Speaking at a special broadcast on Ynet's TV studio he said, "It is important for Egypt to be part of this process but past experience had shown that Egypt does not fully deliver."
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The minister further added, "A decision will be made in a day or two. There is a clear plan for a ground deployment as well as a partial entrance alternative. Another alternative is full deployment and an exit at a later stage. It is also possible we'll go in and stay there.
"I'm not eager for battle but if we reach the conclusion that this is the only answer, it's the army's job to protect the civilians, not the civilians' job to protect the army."
Damage in Gaza (Photo: AP)
Shalom also discussed Hamas' current state. "There's no doubt Hamas is in deep trouble. It's for a reason that they're rushing to Cairo to seek a truce. They've taken a lot of hits, the terrorist leaders know that they can't leave their houses." The minister said that he will only endorse a ceasefire if there is a full cessation of rocket fire at Israel.
He ruled out the option of negotiating with Hamas. "With whom are we meant to talk to? Read the Hamas charter. They believe that no Muslim can give up one inch of the sacred ground, who can we talk to then?"
Shalom: Don't blame government
Shalom stressed that the Netanyahu administration tried to initiate negotiations with the Palestinians "from the moment it started its term."
"Netanyahu gave the Bar-Ilan speech, froze settlements for 10 months. And still there were no negotiations. So blaming us is absolutely ludicrous."
Strike in Gaza (Photo: AFP)Minister Moshe Ya'alon also appeared on Ynet's TV studio. "We won't stop our fire until there is calm," he said.
The minister explained that "it was the other side that opened fire after the disengagement, even after the IDF and Israeli civilians left the Strip. We as a government have said all along that if there is no threat from the Strip, we won't operate there. But if terrorist attacks are initiated from there and rockets are fired from there we will act to thwart them."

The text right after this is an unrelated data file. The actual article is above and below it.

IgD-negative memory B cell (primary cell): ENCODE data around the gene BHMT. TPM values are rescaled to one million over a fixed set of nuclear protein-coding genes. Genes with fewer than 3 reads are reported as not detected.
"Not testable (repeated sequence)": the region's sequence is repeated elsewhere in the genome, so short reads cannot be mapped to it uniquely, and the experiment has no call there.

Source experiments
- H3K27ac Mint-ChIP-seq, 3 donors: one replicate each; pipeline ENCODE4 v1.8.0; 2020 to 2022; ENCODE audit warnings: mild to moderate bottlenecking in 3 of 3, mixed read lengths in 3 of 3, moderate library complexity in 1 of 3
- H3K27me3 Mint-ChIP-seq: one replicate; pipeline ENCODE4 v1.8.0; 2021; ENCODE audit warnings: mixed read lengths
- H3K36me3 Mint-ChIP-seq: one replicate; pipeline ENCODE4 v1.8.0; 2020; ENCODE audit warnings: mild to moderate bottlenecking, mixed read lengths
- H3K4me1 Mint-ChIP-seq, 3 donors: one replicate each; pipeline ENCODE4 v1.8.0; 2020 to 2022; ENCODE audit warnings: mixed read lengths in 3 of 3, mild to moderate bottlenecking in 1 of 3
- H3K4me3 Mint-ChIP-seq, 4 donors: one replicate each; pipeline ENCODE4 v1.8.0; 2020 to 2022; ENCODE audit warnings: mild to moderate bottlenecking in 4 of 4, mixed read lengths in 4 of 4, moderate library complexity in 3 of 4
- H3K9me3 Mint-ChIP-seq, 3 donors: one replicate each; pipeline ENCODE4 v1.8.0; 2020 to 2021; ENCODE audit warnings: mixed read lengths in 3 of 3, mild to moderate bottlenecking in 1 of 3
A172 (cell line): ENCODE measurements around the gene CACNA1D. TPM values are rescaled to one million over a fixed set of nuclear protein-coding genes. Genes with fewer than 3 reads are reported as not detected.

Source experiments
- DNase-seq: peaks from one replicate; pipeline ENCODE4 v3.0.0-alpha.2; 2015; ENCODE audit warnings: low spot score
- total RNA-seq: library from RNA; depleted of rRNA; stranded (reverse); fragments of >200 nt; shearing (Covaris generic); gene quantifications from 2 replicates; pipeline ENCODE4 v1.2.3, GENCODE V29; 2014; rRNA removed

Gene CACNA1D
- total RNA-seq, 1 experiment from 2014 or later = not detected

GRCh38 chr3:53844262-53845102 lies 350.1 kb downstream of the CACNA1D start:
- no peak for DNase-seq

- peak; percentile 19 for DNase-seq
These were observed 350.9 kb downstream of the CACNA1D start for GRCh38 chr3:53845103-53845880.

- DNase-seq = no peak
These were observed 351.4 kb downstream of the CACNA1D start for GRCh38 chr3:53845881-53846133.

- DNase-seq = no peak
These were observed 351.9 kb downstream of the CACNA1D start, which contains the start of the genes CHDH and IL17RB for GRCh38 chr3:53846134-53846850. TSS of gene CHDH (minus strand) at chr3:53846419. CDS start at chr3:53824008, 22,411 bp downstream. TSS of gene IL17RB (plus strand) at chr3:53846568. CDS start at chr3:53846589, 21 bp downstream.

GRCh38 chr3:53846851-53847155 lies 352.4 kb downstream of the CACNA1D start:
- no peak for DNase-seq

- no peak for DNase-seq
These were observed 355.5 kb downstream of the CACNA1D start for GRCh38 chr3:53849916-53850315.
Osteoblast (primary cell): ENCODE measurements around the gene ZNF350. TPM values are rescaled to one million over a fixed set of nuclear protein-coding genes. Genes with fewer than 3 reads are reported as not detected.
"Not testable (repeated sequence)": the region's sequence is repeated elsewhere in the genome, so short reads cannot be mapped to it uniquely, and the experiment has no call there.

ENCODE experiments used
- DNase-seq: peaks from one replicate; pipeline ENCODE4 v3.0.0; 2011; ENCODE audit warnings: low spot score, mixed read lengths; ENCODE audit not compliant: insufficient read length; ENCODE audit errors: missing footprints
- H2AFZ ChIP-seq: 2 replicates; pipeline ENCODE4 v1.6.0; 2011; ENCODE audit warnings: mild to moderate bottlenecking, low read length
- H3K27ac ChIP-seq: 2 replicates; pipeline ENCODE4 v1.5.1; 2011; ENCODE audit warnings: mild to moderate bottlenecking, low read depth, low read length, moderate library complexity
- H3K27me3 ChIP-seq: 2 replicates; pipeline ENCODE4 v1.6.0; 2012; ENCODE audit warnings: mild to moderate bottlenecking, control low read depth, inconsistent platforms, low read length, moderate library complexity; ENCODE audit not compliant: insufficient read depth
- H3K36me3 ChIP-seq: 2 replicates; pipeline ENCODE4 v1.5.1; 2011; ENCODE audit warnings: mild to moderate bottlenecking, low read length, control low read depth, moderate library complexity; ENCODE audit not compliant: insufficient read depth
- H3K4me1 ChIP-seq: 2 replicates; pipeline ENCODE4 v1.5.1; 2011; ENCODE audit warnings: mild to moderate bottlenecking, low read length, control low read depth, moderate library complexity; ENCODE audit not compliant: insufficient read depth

Gaza stadium after IAF bombing (Photo: Reuters)
Ya'alon said that the targeted killings will continue as will the air strikes in Gaza. "There are dozens more targets. We have yet to complete the assault on the launching pits. It's beyond the cells trying to fire from Gaza. The list is long."
Commenting on the recent killing of Palestinian civilians, the minister said, "No doubt we don’t want to hurt those who are uninvolved, certainly not women and children – contrary to Hamas. When it happens it's considered a failure, while they intentionally try to hurt civilians."
Ya'alon: Mistakes can happen
"In order to avoid harming civilians we have distributed 200,000 leaflets calling on people to stay away from Hamas operatives, we have arranged 40,000 automatic phone calls to houses, have sent 12,000 text messages to cell phones."
"When civilians fail to stay away from Hamas facilities and Hamas operatives, mistakes can happen. It's a densely populated area, it's not easy. But I don't think there is an army in the world that is more careful that the IDF."
Earlier on Monday, MK Miri Regev (Likud) and MK Jamal Zahalka (Balad) held a debate at Ynet's TV studio. "The civilians in Gaza put their own pressure, they don't want to live in hell," Regev said. "But if our residents live in shelters then their residents will live in basements."
Zahalka said in response, "It won’t work, you can't break the Palestinian people."
She further added, "He's used to terrorists, to Arafat, to Fatah men. A terrorist remains a terrorist. He who championed terror in the past, champions terror today."
Zahalka replied, "I'm against harming civilians. One can stop the bloodshed by drastically changing Israel's policy."
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